If you believe in checks, balances and transparency in the public sector, it’s NOT a day for fist-pumps and giddy shouts of woo-hoo!
A green light has been given for billions of dollars in California High Speed Rail bonds, without the kind of rigorous oversight that voters were promised and that the state Constitution demands for the spending of bond proceeds.
Reversing Sacramento Superior Court Judge Michael Kenny, a California appellate court has given its seal of approval to $8.6 billion in rail bonds.
Judge Kenny found he wasn’t given enough information to review the reasonableness of the bureaucracy’s decision to take the bonds to market, so he applied the brakes.
The Third District Court of Appeal held, in essence, that Kenny exceeded his authority: The “mere” decision on when it would be “necessary or desirable” to sell the bonds was not a “substantive” one, the appellate court ruled, so there was “little room for judicial intervention.”
The other major issue of oversight involves the state Constitution, and its requirement that bond money must be spent for the purposes promised to the voters who signed off on the bonds.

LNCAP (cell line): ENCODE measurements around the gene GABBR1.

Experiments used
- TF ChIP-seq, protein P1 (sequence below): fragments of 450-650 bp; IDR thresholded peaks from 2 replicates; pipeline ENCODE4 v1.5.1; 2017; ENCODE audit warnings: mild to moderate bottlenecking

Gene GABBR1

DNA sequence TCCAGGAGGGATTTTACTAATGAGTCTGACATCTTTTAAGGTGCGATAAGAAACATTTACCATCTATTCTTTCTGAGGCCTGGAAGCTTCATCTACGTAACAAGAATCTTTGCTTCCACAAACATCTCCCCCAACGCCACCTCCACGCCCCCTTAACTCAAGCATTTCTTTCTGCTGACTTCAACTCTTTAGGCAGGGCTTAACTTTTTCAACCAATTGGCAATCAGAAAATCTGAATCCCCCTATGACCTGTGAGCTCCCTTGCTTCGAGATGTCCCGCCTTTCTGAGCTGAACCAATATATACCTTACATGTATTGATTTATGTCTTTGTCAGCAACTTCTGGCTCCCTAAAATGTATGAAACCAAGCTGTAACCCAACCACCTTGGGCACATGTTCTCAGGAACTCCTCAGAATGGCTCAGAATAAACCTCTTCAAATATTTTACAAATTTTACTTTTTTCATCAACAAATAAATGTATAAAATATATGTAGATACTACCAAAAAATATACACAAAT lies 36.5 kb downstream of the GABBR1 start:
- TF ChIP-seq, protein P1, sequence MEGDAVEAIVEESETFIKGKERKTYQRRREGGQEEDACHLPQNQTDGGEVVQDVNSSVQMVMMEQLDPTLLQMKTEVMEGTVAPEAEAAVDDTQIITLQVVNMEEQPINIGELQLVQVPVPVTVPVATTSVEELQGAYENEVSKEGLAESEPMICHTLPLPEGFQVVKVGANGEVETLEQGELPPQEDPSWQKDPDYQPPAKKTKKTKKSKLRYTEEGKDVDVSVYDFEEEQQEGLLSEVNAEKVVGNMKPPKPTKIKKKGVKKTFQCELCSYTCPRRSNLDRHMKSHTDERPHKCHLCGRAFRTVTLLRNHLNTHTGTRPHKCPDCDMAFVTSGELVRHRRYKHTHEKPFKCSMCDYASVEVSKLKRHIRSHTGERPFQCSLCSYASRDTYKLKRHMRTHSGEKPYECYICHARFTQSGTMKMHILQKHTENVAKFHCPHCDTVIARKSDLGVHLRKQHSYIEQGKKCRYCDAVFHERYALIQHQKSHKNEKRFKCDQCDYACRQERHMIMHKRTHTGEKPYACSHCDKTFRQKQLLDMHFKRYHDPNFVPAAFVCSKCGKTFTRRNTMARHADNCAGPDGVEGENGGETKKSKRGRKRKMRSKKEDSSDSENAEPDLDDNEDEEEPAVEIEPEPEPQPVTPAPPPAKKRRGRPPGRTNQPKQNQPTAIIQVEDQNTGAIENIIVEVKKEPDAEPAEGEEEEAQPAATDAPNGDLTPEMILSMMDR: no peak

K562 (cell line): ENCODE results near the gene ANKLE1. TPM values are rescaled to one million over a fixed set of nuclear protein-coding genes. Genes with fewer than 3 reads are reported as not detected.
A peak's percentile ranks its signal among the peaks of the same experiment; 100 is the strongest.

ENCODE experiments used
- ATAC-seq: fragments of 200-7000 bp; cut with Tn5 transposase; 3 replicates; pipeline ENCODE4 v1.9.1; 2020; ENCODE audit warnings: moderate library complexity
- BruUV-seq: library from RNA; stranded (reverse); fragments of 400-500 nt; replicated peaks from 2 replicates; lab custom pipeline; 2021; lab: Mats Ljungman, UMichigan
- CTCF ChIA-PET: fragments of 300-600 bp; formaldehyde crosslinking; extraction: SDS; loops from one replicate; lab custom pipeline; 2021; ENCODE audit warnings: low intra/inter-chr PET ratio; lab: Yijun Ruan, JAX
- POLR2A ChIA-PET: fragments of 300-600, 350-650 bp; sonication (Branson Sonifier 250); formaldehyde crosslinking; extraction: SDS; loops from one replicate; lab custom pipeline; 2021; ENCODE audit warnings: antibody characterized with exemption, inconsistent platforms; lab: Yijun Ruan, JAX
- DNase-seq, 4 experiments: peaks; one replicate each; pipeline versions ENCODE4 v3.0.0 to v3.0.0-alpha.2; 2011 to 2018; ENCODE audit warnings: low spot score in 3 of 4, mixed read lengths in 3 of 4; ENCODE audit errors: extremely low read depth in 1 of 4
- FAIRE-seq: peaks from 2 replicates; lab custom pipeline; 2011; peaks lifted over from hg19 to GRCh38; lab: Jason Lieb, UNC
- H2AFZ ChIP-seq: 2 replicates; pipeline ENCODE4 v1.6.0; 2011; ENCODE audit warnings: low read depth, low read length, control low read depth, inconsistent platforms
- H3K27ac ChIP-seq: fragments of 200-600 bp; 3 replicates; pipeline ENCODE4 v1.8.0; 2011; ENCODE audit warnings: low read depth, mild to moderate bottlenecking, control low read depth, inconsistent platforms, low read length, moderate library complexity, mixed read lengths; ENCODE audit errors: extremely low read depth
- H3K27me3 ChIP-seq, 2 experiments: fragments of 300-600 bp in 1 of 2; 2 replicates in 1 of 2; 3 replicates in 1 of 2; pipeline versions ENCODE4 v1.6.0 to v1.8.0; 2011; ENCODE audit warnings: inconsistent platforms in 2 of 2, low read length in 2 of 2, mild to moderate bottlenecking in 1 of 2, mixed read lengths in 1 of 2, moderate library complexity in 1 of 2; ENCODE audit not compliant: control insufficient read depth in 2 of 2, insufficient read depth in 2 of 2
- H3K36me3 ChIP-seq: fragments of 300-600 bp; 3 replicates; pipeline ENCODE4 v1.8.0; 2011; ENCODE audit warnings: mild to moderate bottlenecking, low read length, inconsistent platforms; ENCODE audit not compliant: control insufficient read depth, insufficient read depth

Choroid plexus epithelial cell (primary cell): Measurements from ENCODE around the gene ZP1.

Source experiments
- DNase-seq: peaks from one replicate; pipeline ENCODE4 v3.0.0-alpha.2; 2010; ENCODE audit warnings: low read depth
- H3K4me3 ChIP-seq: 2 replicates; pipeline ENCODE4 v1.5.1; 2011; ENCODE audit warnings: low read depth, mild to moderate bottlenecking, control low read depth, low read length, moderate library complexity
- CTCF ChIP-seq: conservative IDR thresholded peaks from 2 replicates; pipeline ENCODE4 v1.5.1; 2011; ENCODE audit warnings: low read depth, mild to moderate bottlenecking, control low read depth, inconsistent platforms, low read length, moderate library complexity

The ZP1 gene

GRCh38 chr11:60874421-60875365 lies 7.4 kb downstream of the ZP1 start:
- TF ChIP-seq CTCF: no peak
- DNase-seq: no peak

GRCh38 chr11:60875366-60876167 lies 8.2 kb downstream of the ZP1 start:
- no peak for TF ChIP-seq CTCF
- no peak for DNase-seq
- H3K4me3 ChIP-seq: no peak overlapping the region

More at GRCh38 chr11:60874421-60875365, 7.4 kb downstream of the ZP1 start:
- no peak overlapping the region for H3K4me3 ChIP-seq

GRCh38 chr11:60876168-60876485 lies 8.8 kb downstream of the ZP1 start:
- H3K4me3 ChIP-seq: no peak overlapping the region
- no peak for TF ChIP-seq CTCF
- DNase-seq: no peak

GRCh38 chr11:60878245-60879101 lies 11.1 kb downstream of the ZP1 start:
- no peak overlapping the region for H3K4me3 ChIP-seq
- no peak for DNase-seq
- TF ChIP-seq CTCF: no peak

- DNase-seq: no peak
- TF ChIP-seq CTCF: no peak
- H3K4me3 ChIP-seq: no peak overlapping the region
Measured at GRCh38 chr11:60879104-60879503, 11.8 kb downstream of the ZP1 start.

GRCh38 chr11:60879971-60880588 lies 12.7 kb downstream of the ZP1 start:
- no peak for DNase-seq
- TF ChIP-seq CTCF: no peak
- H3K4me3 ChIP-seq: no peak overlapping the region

In PLF’s briefing opposing the bond validation, we pointed out that the state hasn’t shown that the current spending plans approved by the Legislature — including more than $1 billion for local “bookend” transportation projects in Los Angeles County and the Bay Area — are consistent with true “high speed rail,” as marketed to voters when Prop. 1A was on the ballot in 2008.
In other words, are taxpayers and voters being taken on a “bait and switch” express? We argued that this question must be answered before the bonds are validated and sold and taxpayers are put on the hook for repaying them, with interest, over decades.
Unfortunately, the appellate court held that challenges to the spending plans must come in other litigation, not in the bond-validation proceedings.
So, could the bonds end up being sold before the legality of the spending plans is finally determined?
This is hardly an inspiring way to run a railroad — especially when you’re talking about one of the most expensive public works projects in American history.